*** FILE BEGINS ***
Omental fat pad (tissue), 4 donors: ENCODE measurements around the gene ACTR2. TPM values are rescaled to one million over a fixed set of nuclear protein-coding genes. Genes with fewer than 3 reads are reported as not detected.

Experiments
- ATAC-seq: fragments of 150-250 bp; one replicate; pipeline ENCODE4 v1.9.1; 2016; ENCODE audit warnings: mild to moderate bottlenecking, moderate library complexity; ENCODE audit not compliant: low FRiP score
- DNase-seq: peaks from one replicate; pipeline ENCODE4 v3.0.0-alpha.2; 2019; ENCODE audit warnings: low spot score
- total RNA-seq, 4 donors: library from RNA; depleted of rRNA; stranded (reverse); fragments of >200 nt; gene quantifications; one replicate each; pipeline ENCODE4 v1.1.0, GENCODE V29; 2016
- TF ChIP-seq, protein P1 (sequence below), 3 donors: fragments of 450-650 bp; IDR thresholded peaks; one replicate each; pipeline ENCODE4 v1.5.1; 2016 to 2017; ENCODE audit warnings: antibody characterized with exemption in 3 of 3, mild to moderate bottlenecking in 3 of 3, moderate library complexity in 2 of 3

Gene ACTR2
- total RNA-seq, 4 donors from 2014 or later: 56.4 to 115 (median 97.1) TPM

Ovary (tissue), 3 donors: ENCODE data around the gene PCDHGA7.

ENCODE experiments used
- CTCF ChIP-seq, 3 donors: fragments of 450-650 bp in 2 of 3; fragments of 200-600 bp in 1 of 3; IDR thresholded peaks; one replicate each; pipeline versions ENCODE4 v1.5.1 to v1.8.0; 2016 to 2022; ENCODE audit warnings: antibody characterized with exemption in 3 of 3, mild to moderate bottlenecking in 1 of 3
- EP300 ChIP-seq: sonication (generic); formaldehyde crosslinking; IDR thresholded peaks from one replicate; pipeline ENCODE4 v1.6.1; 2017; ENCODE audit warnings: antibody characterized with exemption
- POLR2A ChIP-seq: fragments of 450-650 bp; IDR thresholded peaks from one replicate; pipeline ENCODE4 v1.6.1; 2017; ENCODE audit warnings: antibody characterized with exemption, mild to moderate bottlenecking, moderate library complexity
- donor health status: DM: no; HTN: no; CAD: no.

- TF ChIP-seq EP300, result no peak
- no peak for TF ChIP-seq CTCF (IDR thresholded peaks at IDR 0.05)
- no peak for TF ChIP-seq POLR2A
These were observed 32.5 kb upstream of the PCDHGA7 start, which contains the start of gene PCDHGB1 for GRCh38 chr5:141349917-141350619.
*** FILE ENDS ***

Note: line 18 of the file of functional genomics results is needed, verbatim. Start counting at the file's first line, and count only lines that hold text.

These were observed 32.5 kb upstream of the PCDHGA7 start, which contains the start of gene PCDHGB1 for GRCh38 chr5:141349917-141350619.